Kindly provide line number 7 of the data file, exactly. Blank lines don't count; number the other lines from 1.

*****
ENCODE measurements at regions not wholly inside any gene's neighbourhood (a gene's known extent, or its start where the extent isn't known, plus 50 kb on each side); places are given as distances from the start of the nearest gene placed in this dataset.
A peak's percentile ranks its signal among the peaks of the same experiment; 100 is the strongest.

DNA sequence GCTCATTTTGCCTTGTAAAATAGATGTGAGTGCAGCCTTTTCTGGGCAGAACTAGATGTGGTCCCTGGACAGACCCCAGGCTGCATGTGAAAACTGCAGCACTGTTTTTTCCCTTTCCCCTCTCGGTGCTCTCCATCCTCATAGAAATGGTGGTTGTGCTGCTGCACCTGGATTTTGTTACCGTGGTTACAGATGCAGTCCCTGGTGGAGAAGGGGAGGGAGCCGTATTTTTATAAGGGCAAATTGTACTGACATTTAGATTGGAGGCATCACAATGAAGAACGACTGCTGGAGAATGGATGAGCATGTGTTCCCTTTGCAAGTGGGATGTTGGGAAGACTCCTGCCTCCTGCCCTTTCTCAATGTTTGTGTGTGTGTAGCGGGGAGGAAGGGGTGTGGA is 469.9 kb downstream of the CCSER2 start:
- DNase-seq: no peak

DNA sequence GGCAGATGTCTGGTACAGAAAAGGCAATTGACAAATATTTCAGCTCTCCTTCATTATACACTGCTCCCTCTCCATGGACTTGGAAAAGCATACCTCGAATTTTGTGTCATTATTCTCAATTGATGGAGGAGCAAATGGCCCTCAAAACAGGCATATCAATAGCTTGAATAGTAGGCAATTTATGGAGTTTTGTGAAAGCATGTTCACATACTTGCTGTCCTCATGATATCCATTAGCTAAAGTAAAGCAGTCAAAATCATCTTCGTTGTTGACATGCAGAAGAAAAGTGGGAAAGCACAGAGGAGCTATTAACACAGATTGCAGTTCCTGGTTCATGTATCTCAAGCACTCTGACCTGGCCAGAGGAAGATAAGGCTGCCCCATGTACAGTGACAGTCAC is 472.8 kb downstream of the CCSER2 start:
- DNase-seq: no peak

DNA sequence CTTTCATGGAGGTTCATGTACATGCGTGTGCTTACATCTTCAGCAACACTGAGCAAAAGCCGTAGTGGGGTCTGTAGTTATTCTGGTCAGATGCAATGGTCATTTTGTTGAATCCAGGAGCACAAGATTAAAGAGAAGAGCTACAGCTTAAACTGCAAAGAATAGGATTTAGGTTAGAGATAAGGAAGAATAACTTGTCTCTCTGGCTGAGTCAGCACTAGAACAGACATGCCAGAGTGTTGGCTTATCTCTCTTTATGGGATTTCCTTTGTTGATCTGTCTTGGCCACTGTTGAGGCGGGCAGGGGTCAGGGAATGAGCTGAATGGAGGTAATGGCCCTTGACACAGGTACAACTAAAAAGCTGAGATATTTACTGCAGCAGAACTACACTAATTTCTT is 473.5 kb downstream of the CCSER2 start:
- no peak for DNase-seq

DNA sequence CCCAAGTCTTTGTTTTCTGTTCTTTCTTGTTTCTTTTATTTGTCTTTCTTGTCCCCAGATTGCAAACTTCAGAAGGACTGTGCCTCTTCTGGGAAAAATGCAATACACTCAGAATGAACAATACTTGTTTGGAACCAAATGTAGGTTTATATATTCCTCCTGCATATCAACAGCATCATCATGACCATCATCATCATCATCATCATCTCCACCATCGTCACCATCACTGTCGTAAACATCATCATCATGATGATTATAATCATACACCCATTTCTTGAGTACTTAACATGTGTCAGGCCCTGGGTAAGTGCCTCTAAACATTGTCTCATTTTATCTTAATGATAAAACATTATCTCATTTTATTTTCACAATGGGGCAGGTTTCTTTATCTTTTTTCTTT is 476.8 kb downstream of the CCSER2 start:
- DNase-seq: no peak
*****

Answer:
DNA sequence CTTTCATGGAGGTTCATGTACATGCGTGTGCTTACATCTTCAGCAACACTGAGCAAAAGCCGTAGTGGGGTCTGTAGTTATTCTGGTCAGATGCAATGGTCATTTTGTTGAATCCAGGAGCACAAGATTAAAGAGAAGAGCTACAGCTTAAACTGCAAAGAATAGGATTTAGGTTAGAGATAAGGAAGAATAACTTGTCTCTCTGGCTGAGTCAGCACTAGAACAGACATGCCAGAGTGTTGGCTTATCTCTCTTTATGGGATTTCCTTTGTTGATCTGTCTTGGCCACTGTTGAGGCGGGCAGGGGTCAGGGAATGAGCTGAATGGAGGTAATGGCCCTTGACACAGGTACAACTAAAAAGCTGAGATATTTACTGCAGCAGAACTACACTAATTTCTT is 473.5 kb downstream of the CCSER2 start: